We tend to regard the past as a simpler time, primitive and uncomplicated. While that can be a naive perspective, it is easy to look at how far we’ve come in a few decades, generations, even centuries, and marvel at the progress on multiple levels. But human evolution over that same period is minimal if not non-existent. We are, at some essential, biological or core level, practically the same people we would have been 50 years or 200 years ago.
Technological advances – the spread of human learning, ingenuity, and development – have radically shifted our experience and understanding of our world, and continue to do so. We see our planet as an island in space – globular, revolving in day, seasonal and annual cycles – instead of a flat disk circled by the heavens, and recognize both the impact we can have on it, and the importance of maintaining it as a hospitable environment. We see our own bodies as composed of identifiable, complex and interconnected components that suffer from attacks by tiny organisms invisible to the naked eye, and responsive to lab-generated compounds instead of the applications of leeches, letting of blood, or infusion of elixirs comprised of excrement and weeds. And we’re developing new and better solutions all the time as we continue to learn about ourselves and the world around us.
1. Technology is changing the way we learn.
Once upon a time information was passed along verbally – the only way to learn from others, was to hear and remember. Then we developed writing and language-carrying devices – reeds or feathers or styluses, ink, wax tablets or vellum or paper, with a huge bump in efficiency once mass-production in the form of printing presses came along. While written knowledge was a huge step forward in learning and teaching, representing the ability to access more knowledge than you could remember at any given time, the effort, time and resources required to search out written information incentivized memorization of useful knowledge. With the capacity of the Internet and digital devices to search libraries of information easily and quickly, the most valuable learning skill has shifted from memorization to search skills – and our brains are changing as a result. Less space is given over to storing facts and information that a machine can do (better) – and as a result, more mental capacity is going to things like critical thinking, active learning, and flexible creative problem solving.
2. Technology is changing the way we communicate.
You have more access to other people – friends and strangers – than ever before, through not only telephone, but instant video-calling, and coming soon to a headset near you, virtual reality. Web-based interactions such as social media take the instant worldwide access of direct calling one step further by broadcasting messages and information. While you can know more about a larger pool of people than you could possibly have had access to in the past, this comes with a built-in layer of detachment not found in direct, in-person interactions. The added flexibility and increased access of communication facilitated by technology can be an incredible benefit, or an isolating experience depending on your usage.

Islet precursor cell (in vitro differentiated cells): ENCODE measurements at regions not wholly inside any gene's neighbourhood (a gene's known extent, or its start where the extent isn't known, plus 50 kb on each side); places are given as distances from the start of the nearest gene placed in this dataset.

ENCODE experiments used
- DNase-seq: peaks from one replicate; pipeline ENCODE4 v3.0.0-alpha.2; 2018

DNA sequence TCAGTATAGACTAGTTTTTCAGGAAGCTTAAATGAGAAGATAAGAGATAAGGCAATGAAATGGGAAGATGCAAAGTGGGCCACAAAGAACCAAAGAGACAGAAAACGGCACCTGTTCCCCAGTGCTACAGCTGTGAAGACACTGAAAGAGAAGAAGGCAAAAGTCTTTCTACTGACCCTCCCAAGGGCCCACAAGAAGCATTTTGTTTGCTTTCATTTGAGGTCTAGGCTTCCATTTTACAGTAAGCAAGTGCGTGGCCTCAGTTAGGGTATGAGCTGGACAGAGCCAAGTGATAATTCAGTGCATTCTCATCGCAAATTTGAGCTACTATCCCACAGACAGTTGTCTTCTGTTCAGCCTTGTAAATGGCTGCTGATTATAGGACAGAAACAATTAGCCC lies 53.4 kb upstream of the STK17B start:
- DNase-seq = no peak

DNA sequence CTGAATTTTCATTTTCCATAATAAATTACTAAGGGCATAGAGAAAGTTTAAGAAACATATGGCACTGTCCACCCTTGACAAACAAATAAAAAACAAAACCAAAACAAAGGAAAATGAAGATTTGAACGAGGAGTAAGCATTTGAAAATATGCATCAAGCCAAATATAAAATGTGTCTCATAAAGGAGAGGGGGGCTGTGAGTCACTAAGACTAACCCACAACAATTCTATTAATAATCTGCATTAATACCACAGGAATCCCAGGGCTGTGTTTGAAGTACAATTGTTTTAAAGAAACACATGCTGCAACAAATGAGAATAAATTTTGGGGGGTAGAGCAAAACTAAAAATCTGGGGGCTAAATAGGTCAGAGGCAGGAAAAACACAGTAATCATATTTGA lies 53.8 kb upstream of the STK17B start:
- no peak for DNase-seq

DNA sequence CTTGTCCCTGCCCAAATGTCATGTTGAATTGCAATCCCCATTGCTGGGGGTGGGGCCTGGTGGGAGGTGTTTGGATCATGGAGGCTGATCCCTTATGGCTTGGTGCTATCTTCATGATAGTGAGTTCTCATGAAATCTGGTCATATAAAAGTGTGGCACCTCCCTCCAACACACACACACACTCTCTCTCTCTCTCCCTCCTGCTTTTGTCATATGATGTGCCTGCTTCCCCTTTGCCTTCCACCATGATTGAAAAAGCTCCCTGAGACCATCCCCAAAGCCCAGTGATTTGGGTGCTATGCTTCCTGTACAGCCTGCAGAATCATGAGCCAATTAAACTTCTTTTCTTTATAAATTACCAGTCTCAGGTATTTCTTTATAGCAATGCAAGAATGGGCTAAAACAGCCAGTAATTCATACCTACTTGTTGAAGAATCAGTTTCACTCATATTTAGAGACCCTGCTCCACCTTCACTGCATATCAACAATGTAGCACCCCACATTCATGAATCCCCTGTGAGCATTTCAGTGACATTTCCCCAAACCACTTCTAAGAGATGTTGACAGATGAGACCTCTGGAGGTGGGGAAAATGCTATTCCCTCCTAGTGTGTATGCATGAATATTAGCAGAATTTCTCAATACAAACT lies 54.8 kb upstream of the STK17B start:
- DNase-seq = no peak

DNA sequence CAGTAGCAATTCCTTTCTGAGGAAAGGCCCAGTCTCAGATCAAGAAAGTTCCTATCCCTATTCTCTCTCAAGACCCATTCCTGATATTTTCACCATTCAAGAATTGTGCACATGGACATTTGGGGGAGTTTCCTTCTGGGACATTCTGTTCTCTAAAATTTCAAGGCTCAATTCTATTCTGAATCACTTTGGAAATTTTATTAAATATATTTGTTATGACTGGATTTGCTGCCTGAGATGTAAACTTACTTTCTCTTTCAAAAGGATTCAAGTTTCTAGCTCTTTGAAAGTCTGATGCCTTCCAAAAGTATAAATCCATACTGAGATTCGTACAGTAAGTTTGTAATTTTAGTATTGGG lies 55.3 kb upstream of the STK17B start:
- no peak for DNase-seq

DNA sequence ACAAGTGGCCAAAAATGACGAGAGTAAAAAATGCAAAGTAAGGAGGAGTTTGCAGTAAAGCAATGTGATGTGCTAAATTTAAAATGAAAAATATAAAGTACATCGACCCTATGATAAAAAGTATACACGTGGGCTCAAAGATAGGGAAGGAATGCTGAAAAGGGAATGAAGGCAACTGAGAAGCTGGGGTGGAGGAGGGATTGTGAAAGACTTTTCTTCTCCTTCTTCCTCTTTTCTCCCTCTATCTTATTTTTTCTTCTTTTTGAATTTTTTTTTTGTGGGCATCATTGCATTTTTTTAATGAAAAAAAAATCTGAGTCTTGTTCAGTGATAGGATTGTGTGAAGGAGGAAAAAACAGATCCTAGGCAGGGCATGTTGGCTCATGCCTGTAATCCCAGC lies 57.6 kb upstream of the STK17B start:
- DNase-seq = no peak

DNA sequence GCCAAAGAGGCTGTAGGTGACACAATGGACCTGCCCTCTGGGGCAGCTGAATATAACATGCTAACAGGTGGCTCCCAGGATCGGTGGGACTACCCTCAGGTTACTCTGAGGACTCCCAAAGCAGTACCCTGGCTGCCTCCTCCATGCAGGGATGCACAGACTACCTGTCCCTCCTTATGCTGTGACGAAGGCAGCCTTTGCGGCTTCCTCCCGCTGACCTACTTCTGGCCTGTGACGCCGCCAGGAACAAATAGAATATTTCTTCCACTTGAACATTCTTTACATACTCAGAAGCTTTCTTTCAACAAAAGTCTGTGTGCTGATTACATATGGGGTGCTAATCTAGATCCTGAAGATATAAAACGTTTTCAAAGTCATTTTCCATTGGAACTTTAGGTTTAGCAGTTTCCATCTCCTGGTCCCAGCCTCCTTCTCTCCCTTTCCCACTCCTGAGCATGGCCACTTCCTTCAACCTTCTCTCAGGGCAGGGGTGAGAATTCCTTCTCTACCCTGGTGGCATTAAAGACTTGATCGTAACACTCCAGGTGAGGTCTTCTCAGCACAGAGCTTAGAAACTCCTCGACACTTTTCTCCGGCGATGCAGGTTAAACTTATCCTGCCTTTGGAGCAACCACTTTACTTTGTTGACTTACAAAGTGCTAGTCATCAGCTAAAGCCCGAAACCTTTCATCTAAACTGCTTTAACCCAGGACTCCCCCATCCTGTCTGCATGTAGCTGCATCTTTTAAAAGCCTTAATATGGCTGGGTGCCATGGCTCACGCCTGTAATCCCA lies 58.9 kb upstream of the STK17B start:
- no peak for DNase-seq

3. Technology is changing our relationship to the environment.
We’ve done some harm to the world we live in – coal and natural gas power, forest clear-cutting, overfishing/hunting, and global warming come to mind. But while human development and technology have unquestionably contributed to environmental damage, they also offer incredible opportunities to better understand and positively influence the world around us. The more we understand what has gone on in the past, what is currently occurring and where those trends are headed, the better we can respond with informed solutions. The rise of online learning programs for Environmental Science, Geographic Information Science (GIS) and applied environmental technologies extends the opportunity for committed and proactive individuals to learn more and make a difference from anywhere in the world – for example, you can get your GIS online from USC.
4. Technology is changing our interactions with other organisms.
On the one side, we’re learning from the natural world, with advancements in medicine, communication and consumer-facing technology inspired by animals and plants. On the other, we’re gaining the ability to share our world better with the living creatures around us by understanding their needs and shaping development and technology to take that into account.
5. Technology is changing the way we make and spend money.
Digital virtual assistants and bots. Shared, app-summoned or self-driving cars. Crypto-currency and blockchain. Remote work, the Gig Economy, and the On-Demand or Sharing Economy. Automation has moved far beyond the factory, and it may be making your life better and worse at the same time. The enormous potential for creative and efficient solutions to every conceivable problem are balanced by all the same human issues – namely the abuse and centralization of power and the distribution of wealth. Oh, with the added question of if the robots will decide to take over the earth post-singularity.
Technology continues to impact our understanding of every aspect of the world around us, and increase opportunities to interact with and impact it. With the right choices and commitment to learning and adapting, we have the opportunity to elevate the human experience and the world around us to heights we currently can’t even imagine.